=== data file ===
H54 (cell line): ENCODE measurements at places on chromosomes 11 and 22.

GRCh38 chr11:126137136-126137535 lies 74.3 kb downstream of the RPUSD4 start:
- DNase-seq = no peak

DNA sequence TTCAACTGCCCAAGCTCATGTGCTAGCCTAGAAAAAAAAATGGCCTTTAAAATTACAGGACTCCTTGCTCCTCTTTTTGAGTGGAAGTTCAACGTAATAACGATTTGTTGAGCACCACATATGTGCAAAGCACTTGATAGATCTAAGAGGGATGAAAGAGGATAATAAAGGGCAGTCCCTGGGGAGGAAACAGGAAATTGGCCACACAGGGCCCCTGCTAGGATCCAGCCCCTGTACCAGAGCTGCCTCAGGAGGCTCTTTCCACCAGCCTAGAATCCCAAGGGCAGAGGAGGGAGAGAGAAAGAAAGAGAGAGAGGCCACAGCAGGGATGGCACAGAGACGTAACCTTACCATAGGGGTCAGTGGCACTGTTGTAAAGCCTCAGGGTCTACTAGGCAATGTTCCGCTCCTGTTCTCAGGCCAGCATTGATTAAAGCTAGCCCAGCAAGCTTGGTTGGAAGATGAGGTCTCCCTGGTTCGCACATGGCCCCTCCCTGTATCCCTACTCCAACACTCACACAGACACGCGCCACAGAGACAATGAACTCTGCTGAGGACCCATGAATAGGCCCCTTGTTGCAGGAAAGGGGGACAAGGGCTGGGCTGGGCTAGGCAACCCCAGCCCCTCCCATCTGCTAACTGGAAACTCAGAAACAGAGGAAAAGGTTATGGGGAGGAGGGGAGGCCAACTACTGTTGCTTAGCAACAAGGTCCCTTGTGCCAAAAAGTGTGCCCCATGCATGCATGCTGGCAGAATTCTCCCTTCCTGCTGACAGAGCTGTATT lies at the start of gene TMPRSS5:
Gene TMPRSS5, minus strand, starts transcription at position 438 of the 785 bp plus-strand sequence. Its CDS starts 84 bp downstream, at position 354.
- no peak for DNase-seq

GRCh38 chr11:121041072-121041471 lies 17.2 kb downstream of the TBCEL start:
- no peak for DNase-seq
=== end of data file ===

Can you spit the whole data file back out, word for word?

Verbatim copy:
H54 (cell line): ENCODE measurements at places on chromosomes 11 and 22.

GRCh38 chr11:126137136-126137535 lies 74.3 kb downstream of the RPUSD4 start:
- DNase-seq = no peak

DNA sequence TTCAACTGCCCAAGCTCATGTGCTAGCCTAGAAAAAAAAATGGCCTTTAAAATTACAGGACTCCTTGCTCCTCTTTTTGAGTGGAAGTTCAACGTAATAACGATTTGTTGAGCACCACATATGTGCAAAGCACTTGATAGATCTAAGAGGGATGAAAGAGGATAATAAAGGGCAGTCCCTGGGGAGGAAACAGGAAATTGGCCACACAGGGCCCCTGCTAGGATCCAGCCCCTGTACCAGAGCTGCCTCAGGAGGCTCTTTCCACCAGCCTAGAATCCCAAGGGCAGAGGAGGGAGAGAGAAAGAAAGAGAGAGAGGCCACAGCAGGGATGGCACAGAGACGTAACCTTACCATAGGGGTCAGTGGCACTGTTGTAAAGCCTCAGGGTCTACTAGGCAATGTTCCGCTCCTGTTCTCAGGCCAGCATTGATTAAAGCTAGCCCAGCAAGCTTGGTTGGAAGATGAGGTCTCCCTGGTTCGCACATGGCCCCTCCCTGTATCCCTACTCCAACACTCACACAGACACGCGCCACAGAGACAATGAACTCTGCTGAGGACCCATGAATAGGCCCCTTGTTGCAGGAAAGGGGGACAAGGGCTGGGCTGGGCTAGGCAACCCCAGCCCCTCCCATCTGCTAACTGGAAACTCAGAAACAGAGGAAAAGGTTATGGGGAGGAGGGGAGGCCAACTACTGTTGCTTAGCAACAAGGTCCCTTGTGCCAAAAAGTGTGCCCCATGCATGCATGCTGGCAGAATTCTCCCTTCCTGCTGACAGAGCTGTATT lies at the start of gene TMPRSS5:
Gene TMPRSS5, minus strand, starts transcription at position 438 of the 785 bp plus-strand sequence. Its CDS starts 84 bp downstream, at position 354.
- no peak for DNase-seq

GRCh38 chr11:121041072-121041471 lies 17.2 kb downstream of the TBCEL start:
- no peak for DNase-seq